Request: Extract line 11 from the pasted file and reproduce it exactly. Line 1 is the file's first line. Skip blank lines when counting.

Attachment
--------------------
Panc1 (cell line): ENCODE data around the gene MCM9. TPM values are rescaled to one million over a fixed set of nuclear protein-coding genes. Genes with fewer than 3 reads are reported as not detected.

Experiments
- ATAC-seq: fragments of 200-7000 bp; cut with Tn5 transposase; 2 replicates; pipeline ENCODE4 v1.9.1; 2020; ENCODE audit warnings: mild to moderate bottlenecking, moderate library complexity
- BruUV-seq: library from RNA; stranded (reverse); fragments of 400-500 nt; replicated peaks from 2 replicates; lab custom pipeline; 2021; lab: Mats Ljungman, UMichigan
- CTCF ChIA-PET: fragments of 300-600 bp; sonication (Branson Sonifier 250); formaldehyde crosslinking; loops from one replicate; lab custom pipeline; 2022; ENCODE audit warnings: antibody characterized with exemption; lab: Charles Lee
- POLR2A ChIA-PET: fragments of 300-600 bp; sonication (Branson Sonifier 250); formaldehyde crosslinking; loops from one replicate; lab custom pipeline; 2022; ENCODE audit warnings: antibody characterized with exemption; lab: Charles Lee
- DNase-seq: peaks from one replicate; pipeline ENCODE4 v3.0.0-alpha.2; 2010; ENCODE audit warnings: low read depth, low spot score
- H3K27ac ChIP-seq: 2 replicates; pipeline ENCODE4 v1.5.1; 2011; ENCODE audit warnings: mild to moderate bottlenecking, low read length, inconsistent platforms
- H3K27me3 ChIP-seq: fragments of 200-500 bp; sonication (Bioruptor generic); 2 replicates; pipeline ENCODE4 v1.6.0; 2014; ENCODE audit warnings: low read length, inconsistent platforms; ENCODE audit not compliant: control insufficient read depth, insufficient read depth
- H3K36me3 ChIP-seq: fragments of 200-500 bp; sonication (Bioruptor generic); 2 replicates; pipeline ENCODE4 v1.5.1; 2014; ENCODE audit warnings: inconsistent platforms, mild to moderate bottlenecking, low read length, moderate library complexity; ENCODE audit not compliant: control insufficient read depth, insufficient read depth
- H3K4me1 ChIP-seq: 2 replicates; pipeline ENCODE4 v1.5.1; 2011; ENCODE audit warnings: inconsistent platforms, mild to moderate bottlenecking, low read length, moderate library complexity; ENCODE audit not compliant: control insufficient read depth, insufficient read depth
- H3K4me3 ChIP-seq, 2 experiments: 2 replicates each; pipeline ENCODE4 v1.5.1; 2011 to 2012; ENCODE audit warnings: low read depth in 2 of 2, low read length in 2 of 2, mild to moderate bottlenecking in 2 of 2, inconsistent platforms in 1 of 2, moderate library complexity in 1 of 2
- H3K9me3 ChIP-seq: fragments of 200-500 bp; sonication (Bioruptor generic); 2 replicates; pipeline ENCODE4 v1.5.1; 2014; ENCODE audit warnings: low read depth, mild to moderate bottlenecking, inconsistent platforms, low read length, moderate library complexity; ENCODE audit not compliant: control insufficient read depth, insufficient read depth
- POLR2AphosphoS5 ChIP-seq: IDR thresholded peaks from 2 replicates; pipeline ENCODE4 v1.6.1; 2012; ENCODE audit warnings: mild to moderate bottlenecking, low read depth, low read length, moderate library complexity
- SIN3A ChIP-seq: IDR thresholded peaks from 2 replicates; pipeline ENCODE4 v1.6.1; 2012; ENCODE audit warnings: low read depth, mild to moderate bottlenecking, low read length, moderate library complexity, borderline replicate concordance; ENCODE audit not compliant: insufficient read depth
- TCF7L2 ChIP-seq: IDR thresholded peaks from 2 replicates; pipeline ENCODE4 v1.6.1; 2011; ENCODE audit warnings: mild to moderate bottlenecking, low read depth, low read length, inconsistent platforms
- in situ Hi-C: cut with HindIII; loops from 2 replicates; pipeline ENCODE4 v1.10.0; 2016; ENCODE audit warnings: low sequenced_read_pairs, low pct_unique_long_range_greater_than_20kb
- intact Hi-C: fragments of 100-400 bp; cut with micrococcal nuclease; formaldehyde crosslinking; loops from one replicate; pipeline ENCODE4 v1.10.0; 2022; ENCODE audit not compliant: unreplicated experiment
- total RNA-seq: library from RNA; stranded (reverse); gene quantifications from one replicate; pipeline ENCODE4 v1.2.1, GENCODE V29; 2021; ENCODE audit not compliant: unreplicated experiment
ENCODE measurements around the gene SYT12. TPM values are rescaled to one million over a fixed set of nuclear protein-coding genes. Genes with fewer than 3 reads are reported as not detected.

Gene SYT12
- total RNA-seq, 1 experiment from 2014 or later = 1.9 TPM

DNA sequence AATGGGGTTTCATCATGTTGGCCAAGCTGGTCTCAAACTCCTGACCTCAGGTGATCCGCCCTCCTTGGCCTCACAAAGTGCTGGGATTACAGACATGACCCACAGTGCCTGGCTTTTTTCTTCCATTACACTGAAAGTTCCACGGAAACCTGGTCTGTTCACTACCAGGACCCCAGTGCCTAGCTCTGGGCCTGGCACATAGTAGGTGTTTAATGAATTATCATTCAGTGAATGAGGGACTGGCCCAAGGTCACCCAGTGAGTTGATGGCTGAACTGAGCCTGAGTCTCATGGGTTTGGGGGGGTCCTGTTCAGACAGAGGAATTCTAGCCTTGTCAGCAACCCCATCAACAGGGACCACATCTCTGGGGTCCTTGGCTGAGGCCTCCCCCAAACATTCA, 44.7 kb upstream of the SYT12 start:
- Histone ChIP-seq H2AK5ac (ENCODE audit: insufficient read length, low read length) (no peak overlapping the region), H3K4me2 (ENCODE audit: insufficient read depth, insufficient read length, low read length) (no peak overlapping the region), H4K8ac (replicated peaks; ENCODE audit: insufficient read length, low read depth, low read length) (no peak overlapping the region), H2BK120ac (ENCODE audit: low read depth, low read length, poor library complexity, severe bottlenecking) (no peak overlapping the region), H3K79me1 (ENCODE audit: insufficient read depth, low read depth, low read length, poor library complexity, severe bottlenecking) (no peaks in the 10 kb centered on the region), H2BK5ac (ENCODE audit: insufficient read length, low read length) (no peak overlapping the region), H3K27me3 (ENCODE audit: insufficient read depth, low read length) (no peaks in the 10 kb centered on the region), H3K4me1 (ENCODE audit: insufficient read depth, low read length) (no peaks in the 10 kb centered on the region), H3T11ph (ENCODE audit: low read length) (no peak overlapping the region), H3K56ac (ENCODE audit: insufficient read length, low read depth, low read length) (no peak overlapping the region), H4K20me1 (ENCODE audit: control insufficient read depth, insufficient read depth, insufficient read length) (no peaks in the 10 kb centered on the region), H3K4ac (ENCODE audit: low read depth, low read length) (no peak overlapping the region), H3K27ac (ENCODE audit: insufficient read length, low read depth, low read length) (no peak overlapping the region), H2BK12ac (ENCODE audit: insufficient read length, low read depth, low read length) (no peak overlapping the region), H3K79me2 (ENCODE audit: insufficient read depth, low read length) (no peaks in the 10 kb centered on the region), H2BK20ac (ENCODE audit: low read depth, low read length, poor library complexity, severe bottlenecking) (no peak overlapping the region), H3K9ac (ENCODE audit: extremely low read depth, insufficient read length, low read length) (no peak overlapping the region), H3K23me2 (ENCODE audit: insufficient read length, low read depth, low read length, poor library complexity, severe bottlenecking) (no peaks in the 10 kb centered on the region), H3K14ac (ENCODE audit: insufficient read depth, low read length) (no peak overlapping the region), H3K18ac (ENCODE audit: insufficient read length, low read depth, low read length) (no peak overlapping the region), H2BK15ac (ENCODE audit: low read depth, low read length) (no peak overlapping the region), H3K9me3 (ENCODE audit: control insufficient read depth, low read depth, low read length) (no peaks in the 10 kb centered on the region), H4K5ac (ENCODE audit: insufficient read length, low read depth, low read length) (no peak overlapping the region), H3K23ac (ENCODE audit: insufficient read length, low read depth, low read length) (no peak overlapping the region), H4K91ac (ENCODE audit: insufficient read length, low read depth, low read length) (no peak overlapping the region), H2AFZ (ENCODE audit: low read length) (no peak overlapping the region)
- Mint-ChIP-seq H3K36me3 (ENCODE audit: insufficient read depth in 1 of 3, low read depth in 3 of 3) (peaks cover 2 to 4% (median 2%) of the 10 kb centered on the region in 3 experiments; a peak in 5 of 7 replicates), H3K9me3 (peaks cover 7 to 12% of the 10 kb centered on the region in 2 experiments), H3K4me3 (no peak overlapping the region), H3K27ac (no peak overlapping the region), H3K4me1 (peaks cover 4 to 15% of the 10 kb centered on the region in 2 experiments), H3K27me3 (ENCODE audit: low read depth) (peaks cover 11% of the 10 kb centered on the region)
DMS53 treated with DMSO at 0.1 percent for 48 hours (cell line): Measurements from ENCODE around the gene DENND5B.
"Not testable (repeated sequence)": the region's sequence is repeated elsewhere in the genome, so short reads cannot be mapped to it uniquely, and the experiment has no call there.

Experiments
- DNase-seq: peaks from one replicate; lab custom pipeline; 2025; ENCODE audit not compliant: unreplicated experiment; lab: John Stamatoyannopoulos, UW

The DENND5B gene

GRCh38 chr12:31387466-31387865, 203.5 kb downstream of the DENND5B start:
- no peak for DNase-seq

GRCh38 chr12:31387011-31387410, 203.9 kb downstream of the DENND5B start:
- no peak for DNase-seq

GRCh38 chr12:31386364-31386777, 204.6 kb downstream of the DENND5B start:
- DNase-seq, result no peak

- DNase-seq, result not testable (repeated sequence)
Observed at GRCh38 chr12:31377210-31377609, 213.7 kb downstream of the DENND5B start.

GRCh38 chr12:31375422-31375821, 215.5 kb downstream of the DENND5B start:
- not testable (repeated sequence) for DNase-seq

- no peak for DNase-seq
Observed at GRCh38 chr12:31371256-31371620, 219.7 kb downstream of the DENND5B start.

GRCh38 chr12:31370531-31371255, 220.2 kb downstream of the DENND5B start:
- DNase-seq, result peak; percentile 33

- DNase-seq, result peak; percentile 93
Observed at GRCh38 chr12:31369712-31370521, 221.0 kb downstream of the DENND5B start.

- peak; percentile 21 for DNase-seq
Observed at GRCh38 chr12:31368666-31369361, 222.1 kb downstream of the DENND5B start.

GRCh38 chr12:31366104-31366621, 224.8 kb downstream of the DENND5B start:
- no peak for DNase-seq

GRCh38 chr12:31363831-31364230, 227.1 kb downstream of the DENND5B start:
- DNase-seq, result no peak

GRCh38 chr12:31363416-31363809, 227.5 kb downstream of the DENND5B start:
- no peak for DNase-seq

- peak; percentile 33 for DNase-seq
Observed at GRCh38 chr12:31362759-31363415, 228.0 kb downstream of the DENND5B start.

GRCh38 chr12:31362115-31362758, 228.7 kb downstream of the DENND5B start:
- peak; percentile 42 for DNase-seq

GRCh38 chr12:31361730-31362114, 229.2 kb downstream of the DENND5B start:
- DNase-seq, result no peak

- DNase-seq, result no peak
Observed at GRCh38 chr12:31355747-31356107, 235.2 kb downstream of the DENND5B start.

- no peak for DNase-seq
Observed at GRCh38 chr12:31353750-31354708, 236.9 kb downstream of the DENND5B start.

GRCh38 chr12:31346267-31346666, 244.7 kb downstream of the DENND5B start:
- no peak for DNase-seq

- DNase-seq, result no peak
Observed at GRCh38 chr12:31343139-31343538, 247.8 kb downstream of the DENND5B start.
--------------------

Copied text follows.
- H3K4me1 ChIP-seq: 2 replicates; pipeline ENCODE4 v1.5.1; 2011; ENCODE audit warnings: inconsistent platforms, mild to moderate bottlenecking, low read length, moderate library complexity; ENCODE audit not compliant: control insufficient read depth, insufficient read depth